PROTECTING SMALL BUSINESS, PROMOTING ENTREPRENEURSHIP

BEA Data: Slower GDP Growth Due to Weaker Business Investment and Trade

By at 30 January, 2020, 12:36 pm

by Raymond J. Keating-

The latest report on GDP from the U.S. Bureau of Economic Analysis showed that slower growth persisted in the fourth quarter of 2019, and real GDP for all of 2019 slowed notably. The culprits were faltering business investment and trade.

In the fourth quarter 2019, real GDP grew 2.1 percent (annualized rate). That came after 2.1 percent growth in the third quarter, and 2.0 percent in the second quarter.

Source: Federal Reserve Bank of St. Louis, FRED

As for the consumer in the fourth quarter, real personal consumption expenditures grew by 1.8 percent, which was a dramatic slowdown from the two previous quarters (3.2 percent in the third quarter and 4.6 percent in the second quarter).

Private investment declined for the third quarter in a row, dropping by 6.1 percent in the fourth quarter.

Within the investment data, nonresidential fixed investment – that is, business investment – fell by 1.5 percent in the fourth quarter, which followed on declines of 2.3 percent in the third quarter and 1.0 percent in the second quarter.

Among the three major portions of business investment, investment in structures declined by 10.1 percent, and fell in three of the last four quarters, and in five of the last six quarters. Investment in equipment declined by 2.9 percent, and dropped in two of the last three quarters, and in three of the last four quarters. Finally, the only area of investment showing growth was intellectual property products, which grew by 5.9 percent in the fourth quarter, and has grown consistently for nearly three years.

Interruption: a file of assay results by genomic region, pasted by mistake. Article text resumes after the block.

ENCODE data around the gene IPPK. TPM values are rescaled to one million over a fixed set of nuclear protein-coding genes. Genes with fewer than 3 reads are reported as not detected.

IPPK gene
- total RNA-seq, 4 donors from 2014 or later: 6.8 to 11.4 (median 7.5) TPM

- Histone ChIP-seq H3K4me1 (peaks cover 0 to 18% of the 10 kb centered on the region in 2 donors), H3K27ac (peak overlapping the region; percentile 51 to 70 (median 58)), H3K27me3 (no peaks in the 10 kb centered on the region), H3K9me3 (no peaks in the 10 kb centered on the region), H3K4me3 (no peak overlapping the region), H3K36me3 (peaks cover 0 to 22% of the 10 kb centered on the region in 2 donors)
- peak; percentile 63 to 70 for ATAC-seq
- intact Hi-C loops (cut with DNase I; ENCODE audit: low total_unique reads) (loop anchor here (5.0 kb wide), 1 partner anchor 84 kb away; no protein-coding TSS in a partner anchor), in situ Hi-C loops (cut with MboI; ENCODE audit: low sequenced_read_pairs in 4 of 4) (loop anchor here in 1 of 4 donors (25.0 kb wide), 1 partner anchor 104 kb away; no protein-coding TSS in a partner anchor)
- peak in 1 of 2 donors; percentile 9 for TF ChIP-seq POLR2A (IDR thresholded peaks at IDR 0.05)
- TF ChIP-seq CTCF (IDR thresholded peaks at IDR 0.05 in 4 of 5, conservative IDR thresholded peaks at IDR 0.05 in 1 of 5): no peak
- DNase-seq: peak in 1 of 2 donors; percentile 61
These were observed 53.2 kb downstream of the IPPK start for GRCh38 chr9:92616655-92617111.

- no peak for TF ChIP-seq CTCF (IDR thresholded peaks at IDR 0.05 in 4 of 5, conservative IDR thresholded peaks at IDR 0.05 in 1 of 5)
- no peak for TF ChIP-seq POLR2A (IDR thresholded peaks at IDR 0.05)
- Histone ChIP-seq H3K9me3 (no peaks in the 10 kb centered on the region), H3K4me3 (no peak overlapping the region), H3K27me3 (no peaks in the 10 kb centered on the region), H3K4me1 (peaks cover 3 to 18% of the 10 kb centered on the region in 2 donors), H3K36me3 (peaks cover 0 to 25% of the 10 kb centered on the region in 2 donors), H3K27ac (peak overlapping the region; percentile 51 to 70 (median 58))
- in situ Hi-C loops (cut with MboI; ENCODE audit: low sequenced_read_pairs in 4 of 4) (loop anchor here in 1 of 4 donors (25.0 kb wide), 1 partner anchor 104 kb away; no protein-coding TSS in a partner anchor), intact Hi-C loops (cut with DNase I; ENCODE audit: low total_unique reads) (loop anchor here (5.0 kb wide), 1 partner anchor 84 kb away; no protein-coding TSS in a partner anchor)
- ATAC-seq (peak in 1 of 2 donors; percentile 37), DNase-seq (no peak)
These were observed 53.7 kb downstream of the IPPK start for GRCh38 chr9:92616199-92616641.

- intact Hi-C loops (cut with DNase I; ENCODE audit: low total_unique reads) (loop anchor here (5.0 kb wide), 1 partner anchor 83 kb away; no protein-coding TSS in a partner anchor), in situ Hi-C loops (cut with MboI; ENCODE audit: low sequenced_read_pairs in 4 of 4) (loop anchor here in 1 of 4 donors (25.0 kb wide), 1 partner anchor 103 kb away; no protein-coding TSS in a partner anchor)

Residential (housing) investment actually grew by 5.8 percent in the fourth quarter 2019. That was the second consecutive quarter of growth, after a long stretch of quarterly declines.

On the trade front, real exports grew by only 1.4 percent in the fourth quarter. That marked the third quarter in a row of either decline or slow growth. Meanwhile, imports plummeted by 8.7 percent in the fourth quarter, which followed on three previous quarter of slow growth or decline.

For all of 2019, real GDP grew at 2.3 percent, which was the slowest year since 2016. Real private investment growth was slow (1.8 percent), including slow business investment (2.1 percent); exports didn’t grow at all (0 percent); imports grew by only 1.0 percent; and growth in personal consumption expenditure growth registered 2.6 percent (down from 3.0 percent in 2018).

History tells us that the U.S. economy should be growing, on average, at better than 3 percent. So, the U.S. economy under-performed in the fourth quarter of 2019 and for the entire year. This, unfortunately, has been the case since the last recession, with varying causes along the way. Again, the key sources of the growth problem recently have been trade and business investment. Each of those shortfalls can be tied back to the uncertainties and increased costs tied to various trade and protectionists policies of the Trump administration. And keep in mind that sluggish or declining business investment is not only bad for economic growth now, but in the future as well, as productivity will suffer.

Raymond J. Keating is chief economist for the Small Business & Entrepreneurship Council.

 

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